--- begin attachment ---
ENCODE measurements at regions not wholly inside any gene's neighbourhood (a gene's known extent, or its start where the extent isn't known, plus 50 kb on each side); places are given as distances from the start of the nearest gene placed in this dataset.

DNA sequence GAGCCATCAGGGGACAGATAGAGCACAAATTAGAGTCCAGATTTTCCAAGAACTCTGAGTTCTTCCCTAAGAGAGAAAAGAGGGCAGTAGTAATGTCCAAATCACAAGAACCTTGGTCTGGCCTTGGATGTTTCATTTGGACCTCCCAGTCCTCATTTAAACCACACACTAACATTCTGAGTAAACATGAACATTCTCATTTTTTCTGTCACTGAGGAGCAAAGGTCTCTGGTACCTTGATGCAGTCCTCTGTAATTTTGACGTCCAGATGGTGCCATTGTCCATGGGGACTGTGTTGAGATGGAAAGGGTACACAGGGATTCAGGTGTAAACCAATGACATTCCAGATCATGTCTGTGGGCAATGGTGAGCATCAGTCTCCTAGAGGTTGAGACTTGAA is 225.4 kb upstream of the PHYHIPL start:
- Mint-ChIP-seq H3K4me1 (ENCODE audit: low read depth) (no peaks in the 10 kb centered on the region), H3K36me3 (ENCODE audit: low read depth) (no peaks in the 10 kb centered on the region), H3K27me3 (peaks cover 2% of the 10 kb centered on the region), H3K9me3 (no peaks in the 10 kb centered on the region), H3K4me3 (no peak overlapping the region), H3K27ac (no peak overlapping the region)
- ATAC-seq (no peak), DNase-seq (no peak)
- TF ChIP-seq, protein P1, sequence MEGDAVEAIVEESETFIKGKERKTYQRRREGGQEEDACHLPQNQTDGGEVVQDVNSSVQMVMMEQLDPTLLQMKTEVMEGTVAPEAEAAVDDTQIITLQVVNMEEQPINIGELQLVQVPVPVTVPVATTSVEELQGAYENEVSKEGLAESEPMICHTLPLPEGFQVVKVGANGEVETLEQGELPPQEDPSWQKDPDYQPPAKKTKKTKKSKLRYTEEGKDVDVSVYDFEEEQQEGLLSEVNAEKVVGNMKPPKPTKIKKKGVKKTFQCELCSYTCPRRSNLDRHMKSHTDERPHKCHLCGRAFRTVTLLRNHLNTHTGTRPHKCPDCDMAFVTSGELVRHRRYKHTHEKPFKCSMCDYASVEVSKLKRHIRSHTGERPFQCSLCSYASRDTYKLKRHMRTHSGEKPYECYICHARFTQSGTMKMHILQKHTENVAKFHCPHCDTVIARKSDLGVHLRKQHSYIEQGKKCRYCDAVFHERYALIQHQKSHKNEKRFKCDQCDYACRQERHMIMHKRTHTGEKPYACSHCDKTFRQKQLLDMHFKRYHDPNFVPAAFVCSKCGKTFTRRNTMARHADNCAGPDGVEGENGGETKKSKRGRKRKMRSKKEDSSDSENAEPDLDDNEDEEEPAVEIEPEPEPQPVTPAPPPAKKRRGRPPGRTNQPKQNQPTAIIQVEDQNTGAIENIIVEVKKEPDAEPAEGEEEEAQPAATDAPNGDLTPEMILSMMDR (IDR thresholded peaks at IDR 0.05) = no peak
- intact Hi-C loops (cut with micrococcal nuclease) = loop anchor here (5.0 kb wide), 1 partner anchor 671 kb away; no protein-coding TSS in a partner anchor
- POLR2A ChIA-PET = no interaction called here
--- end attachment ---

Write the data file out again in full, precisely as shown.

ENCODE measurements at regions not wholly inside any gene's neighbourhood (a gene's known extent, or its start where the extent isn't known, plus 50 kb on each side); places are given as distances from the start of the nearest gene placed in this dataset.

DNA sequence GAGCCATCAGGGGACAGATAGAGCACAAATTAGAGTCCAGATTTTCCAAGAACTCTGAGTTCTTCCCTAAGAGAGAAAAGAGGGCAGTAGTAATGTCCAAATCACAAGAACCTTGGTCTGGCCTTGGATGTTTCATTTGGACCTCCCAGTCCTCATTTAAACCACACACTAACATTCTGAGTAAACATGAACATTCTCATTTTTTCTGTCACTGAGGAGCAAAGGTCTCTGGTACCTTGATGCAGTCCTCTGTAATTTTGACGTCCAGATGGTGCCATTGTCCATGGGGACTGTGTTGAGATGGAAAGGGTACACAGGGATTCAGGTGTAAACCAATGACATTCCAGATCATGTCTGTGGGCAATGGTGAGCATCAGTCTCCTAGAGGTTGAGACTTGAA is 225.4 kb upstream of the PHYHIPL start:
- Mint-ChIP-seq H3K4me1 (ENCODE audit: low read depth) (no peaks in the 10 kb centered on the region), H3K36me3 (ENCODE audit: low read depth) (no peaks in the 10 kb centered on the region), H3K27me3 (peaks cover 2% of the 10 kb centered on the region), H3K9me3 (no peaks in the 10 kb centered on the region), H3K4me3 (no peak overlapping the region), H3K27ac (no peak overlapping the region)
- ATAC-seq (no peak), DNase-seq (no peak)
- TF ChIP-seq, protein P1, sequence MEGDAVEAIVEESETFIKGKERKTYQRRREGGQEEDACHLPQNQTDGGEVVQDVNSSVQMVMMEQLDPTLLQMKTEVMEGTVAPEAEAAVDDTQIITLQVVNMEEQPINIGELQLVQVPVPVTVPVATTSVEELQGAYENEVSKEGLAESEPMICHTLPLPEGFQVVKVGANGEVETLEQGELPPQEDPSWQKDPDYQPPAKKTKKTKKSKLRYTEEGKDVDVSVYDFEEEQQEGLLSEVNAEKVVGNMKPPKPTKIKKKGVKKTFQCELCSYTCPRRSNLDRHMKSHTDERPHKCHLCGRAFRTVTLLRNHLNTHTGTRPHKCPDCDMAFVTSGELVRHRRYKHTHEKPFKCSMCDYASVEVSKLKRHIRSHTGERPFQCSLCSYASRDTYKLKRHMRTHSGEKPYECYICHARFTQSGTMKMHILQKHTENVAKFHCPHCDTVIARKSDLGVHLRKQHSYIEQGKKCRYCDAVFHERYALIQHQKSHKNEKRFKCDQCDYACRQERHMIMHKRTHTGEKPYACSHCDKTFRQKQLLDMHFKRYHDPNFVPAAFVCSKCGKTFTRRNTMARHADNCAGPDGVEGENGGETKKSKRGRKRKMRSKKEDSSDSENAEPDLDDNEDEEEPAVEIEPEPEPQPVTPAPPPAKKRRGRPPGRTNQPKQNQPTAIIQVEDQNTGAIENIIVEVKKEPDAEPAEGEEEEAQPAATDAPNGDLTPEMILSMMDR (IDR thresholded peaks at IDR 0.05) = no peak
- intact Hi-C loops (cut with micrococcal nuclease) = loop anchor here (5.0 kb wide), 1 partner anchor 671 kb away; no protein-coding TSS in a partner anchor
- POLR2A ChIA-PET = no interaction called here